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Edwin Encarnacion steals second base past New York Yankees shortstop Brendan Ryan, centre, after a wild pitch was thrown in the dirt during the second inning.Nathan Denette/The Canadian Press

Jose Bautista is the man with the bad hamstring that everybody wants to know all the intricate details about.

With the New York Yankees arriving in Toronto Monday night, intent on kicking sand in the face of the Blue Jays once again, Bautista, the Blue Jays slugger, found himself surrounded by members of the media about 90 minutes before game-time.

Jose, how's your hamstring feel? How'd you hurt it? Have you ever tried to play through a serious injury before? Think you'll be able to avoid the disabled list?

Those were just some of queries lobbed at Bautista, who answered each time with his usual measured calm.

But when it was suggested that skeptics felt the Blue Jays' recent struggles were more in line with the true nature of the team this season, Bautista's Latin blood began to boil.

"Good for them," Bautista shot back.

"I don't have to defend ourselves. If they want to root for the Yankees or the Red Sox, just be my guest. They shouldn't be Jays fans if that's how they feel, is my opinion."

Then the Blue Jays – what's left of them, at least – went out to prove they have their injured leader's back, laying a very satisfying 8-3 thumping on the Yankees Monday night at Rogers Centre to restore just a bit of their swagger.

A six-run, seven-hit barrage in the second inning against beleaguered New York starter Chase Whitley did the trick for a Blue Jays offence that has been mostly missing in action of late.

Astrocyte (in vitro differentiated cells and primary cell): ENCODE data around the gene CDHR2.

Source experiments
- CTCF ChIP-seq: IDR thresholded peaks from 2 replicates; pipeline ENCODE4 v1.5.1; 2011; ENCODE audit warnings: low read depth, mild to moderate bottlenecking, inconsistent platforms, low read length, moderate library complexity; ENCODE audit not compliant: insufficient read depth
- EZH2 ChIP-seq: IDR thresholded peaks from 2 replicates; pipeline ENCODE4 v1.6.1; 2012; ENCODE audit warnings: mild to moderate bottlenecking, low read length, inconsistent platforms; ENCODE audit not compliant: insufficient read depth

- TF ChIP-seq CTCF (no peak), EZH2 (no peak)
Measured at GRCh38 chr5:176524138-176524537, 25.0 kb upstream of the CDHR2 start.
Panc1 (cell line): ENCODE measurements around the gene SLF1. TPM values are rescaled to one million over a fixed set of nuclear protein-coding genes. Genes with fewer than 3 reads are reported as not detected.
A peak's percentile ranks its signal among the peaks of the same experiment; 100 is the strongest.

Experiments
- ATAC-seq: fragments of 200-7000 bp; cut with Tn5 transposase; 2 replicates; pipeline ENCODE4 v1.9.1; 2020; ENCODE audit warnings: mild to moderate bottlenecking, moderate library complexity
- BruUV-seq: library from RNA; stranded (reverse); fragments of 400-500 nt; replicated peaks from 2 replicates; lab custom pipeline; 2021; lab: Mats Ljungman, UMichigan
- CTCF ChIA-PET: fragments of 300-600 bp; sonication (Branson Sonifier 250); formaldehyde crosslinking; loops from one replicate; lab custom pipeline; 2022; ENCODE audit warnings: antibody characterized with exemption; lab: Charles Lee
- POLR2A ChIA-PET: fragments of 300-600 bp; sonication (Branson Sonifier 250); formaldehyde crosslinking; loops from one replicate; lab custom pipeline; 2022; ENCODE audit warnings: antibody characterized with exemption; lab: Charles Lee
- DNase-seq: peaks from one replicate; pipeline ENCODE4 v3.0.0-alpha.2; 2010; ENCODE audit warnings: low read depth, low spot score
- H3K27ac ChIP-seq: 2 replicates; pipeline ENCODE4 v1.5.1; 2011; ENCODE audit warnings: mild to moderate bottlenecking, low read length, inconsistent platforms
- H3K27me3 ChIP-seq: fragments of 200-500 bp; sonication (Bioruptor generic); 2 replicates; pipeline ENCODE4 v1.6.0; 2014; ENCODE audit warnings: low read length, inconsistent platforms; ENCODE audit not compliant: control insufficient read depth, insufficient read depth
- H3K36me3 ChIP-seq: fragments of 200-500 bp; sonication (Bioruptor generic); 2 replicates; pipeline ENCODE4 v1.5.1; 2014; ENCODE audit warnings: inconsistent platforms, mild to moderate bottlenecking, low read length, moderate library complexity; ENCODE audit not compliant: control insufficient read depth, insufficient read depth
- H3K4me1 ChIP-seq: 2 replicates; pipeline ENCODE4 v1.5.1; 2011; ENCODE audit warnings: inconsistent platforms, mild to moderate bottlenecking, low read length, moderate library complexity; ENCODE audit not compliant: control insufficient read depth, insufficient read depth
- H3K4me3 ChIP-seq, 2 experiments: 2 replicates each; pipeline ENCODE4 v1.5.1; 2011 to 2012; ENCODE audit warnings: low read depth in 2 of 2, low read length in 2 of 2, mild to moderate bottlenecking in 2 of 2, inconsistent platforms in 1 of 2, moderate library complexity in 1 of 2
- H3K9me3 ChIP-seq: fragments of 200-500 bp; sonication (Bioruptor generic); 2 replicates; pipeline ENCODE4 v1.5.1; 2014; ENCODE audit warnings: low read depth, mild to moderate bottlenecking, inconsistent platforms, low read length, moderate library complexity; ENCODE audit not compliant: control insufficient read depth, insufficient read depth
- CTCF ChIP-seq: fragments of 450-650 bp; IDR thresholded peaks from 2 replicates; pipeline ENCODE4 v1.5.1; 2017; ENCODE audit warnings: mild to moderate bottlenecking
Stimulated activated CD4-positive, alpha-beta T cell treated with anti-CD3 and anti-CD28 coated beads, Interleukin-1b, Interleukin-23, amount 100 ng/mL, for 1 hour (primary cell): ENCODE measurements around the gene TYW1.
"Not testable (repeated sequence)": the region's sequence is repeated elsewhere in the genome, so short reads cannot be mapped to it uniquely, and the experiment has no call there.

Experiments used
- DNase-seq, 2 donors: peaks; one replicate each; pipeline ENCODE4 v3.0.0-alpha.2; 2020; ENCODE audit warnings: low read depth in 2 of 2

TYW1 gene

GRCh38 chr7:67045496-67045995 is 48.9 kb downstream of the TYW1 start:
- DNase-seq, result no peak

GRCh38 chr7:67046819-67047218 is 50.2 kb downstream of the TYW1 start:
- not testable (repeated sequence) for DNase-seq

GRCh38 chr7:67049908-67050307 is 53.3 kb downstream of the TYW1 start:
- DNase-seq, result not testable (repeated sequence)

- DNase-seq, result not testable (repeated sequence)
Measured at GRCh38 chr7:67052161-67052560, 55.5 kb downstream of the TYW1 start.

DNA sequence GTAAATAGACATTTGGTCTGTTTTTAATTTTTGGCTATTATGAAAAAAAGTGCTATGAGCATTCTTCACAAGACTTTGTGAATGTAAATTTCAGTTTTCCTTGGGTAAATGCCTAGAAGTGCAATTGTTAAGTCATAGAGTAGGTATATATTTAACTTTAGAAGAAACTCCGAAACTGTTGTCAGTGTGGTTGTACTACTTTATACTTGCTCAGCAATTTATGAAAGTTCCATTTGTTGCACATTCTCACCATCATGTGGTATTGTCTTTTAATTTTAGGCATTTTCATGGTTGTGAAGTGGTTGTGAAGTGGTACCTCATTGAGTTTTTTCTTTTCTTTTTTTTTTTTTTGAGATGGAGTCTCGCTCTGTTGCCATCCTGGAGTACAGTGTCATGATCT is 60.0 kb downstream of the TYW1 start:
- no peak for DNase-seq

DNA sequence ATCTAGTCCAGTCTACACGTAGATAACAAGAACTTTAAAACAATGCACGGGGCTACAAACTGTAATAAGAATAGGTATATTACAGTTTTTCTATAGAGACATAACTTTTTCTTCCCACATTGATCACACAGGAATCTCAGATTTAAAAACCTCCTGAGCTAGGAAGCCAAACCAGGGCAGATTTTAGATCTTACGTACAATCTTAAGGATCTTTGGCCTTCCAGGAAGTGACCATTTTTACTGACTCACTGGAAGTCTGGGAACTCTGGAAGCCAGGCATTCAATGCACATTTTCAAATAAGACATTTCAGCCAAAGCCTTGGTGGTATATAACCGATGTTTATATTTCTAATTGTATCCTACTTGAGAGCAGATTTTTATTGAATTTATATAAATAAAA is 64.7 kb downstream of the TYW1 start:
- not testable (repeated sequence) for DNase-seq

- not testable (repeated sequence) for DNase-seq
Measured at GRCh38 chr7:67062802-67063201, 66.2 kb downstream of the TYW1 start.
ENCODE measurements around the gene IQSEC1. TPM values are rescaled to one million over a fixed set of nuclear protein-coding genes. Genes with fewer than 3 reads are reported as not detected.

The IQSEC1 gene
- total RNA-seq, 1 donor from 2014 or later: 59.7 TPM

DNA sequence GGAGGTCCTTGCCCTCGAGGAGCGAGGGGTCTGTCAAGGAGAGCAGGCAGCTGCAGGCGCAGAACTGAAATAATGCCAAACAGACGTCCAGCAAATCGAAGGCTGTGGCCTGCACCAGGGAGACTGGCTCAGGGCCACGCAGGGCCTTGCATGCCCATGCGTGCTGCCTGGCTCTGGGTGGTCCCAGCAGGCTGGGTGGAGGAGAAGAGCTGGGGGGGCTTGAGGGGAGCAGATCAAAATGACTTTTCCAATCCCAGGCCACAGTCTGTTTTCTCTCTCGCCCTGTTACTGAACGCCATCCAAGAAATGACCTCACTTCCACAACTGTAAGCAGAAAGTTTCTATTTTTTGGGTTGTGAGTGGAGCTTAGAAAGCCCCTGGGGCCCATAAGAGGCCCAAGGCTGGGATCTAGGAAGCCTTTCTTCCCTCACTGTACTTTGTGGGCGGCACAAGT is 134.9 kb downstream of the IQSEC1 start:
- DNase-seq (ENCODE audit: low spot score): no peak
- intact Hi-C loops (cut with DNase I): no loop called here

The key blow was a mammoth three-run home run stroked by Adam Lind, the designated hitter who is still limping around the clubhouse with a sore right foot.

Lind, who singled home Toronto's first run in the first inning, went two-for-four with a walk in the contest. That was more than enough support for rookie starter Marcus Stroman, who was brilliant in just his fifth career start, allowing one New York run off just three hits over eight innings.

Stroman, now 4-2 on the year, also struck out seven, his lone blemish a solo shot by Mark Teixeira in the fourth.

Last week the Blue Jays headed into the Bronx, where the Yankees rolled all over them, sweeping the three-game series.

The Blue Jays then went to Cincinnati only to depart limping, their lead atop the American League East down to 11/2 games after dropping two of three to the Reds.

Even worse, two of Toronto's top players – Bautista and third baseman Brett Lawrie – were injured in Sunday's loss.

And suddenly, a team that had lost two in a row, five of its past six and nine of its past 12, looked vulnerable coming home to play AL East rival New York again.

Earlier on Monday, the Blue Jays did as expected and placed Lawrie on the 15-day disabled list with a broken right index finger – but he will be absent for much longer, perhaps as long as six weeks.

The Blue Jays feel they might have dodged a bullet with Bautista, who pulled up lame with a sore left hamstring in Sunday's game.

It has been diagnosed as a mild strain and the Blue Jays are hoping a couple days off might do the perennial all-star some good.

"I think we lucked out there," Toronto manager John Gibbons said.

To fill in the roster gaps, the Blue Jays have recalled outfielders Anthony Gose and Kevin Pillar from Triple-A Buffalo. Backup catcher Erik Kratz was optioned to Buffalo. Until Bautista's situation has been further clarified, Pillar and Gose will platoon in right field, with Gose getting start against right-handers, which was the case Monday night.

And he made his presence felt, making a fabulous catch while crashing into the fence to track down a well-stroked line drive off the bat of Brendan Ryan in the top of the sixth inning.

That brought many of the 36,554 on hand for the first of the three-game set on their feet in appreciation.

At third base during Lawrie's absence, Juan Francisco will carry much of the load, with Steve Tolleson providing backup as necessary.

Despite all the aches and pains, Bautista said there is no doubt in his mind that the Blue Jays can play good, competitive baseball.

"I think we have capable guys who can fill in on a short-term basis and hopefully do a great job," he said.

"Certainly the other guys that are in the lineup that are still regulars, they're plenty good to carry the offence and the team on the field."

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